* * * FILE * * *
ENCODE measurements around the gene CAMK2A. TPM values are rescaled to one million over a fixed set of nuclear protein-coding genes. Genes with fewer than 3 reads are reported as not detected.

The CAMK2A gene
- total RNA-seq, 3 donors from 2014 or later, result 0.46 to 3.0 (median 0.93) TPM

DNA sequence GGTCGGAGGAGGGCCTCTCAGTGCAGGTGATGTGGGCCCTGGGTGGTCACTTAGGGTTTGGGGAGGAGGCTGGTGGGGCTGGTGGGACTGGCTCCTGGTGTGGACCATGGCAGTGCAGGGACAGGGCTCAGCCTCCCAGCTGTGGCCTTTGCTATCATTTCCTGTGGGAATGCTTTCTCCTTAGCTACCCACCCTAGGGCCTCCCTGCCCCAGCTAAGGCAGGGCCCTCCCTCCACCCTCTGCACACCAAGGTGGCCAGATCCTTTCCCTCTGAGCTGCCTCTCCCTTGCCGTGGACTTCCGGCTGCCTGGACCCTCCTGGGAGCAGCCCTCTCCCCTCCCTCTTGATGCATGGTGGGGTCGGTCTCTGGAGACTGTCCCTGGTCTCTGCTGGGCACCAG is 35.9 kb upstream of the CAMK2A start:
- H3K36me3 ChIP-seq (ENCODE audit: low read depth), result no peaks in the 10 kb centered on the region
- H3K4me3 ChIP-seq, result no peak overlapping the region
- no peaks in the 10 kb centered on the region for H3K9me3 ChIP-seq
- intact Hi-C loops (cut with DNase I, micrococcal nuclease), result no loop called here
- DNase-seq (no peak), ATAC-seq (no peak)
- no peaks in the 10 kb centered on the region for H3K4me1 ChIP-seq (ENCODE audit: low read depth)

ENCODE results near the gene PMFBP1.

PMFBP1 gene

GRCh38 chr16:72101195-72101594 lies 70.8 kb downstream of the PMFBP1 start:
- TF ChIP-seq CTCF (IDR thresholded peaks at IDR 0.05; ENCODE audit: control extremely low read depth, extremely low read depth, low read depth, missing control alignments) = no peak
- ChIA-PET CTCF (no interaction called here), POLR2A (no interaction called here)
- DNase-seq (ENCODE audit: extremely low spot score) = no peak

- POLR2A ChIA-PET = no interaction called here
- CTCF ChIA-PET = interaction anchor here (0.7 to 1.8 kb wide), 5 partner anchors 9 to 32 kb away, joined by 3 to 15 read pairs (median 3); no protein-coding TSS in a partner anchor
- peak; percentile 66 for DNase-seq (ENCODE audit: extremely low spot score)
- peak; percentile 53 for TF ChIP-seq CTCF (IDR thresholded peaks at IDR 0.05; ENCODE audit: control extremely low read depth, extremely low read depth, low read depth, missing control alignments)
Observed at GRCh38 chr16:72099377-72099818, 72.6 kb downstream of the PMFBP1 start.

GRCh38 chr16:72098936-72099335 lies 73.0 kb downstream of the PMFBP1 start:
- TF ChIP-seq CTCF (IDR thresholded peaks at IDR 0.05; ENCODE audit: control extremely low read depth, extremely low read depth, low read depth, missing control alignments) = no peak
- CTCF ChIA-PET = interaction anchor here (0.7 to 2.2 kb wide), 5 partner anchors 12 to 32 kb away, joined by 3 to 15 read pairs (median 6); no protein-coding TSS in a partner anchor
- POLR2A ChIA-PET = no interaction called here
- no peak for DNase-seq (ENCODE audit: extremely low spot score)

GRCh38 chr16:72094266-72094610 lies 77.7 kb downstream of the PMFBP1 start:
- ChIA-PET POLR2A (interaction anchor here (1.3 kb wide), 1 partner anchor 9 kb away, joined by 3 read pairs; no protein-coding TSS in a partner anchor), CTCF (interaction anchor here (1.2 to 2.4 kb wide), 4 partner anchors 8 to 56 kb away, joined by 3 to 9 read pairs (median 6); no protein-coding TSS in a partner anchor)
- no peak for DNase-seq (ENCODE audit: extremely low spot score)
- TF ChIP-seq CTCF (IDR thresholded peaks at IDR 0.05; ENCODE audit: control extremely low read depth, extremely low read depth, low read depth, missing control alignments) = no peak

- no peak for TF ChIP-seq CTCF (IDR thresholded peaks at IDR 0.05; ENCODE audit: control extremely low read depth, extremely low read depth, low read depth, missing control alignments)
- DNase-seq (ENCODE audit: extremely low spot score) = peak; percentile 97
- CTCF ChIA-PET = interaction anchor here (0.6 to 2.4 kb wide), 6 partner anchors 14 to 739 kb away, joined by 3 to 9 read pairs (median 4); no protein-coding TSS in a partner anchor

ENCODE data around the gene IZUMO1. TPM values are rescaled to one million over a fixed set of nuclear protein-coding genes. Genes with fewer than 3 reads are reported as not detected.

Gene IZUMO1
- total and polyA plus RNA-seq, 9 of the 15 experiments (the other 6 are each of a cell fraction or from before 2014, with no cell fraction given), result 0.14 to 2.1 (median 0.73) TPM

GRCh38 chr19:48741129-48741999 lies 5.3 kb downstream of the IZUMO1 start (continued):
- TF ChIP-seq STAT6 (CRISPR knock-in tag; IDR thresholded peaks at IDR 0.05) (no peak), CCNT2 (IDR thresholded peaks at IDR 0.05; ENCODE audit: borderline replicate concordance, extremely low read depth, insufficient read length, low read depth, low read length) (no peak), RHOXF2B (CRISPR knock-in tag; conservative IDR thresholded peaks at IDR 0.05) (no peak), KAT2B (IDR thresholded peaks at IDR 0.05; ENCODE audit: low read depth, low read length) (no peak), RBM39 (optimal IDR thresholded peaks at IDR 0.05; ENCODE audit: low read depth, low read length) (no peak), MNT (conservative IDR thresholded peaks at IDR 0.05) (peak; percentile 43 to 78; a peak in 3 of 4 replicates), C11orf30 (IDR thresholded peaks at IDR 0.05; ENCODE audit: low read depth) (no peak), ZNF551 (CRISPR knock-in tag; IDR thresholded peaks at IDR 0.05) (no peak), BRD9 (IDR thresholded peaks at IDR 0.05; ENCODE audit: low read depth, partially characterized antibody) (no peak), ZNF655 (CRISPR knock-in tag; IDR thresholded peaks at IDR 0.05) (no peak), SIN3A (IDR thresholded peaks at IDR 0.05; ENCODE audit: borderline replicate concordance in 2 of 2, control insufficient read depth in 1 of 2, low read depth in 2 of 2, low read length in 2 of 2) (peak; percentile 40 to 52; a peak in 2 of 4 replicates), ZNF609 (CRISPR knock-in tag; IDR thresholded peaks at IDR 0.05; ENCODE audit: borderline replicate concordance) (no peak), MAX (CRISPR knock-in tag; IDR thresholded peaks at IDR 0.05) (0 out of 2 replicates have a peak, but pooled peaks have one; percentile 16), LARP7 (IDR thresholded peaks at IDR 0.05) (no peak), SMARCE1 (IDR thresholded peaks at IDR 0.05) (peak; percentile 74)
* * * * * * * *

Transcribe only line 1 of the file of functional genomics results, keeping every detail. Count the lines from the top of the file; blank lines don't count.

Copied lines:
ENCODE measurements around the gene CAMK2A. TPM values are rescaled to one million over a fixed set of nuclear protein-coding genes. Genes with fewer than 3 reads are reported as not detected.